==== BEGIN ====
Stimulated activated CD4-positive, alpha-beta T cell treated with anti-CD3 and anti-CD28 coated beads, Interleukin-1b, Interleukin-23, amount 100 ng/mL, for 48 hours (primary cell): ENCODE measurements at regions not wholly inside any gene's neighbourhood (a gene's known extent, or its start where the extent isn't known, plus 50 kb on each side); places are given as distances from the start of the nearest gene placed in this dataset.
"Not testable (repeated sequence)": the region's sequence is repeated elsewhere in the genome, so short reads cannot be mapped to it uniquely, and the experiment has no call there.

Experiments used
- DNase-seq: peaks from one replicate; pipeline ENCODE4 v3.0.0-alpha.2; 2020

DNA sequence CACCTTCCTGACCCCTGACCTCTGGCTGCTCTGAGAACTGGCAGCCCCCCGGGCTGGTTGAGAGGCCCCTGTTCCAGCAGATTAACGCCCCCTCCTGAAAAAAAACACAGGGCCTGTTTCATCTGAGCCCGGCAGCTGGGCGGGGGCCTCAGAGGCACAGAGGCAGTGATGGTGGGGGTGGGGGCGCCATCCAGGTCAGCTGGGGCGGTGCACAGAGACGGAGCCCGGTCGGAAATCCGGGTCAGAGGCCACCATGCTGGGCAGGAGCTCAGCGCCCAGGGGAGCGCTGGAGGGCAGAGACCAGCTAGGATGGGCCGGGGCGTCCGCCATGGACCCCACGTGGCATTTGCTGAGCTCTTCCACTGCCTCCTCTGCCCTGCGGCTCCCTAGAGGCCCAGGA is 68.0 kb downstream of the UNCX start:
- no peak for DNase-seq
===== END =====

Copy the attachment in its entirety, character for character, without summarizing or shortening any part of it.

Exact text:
Stimulated activated CD4-positive, alpha-beta T cell treated with anti-CD3 and anti-CD28 coated beads, Interleukin-1b, Interleukin-23, amount 100 ng/mL, for 48 hours (primary cell): ENCODE measurements at regions not wholly inside any gene's neighbourhood (a gene's known extent, or its start where the extent isn't known, plus 50 kb on each side); places are given as distances from the start of the nearest gene placed in this dataset.
"Not testable (repeated sequence)": the region's sequence is repeated elsewhere in the genome, so short reads cannot be mapped to it uniquely, and the experiment has no call there.

Experiments used
- DNase-seq: peaks from one replicate; pipeline ENCODE4 v3.0.0-alpha.2; 2020

DNA sequence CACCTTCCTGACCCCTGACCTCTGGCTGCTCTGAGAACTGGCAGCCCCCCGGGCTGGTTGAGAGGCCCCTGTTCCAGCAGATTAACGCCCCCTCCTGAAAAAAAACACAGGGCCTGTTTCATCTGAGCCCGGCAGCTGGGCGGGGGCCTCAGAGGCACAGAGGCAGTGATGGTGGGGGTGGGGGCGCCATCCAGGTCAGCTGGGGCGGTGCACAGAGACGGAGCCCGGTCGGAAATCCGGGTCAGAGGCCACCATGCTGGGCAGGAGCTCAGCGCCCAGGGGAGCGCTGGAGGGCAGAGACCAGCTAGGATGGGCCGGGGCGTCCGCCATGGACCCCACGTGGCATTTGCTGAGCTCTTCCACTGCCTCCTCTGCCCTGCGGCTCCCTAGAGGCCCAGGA is 68.0 kb downstream of the UNCX start:
- no peak for DNase-seq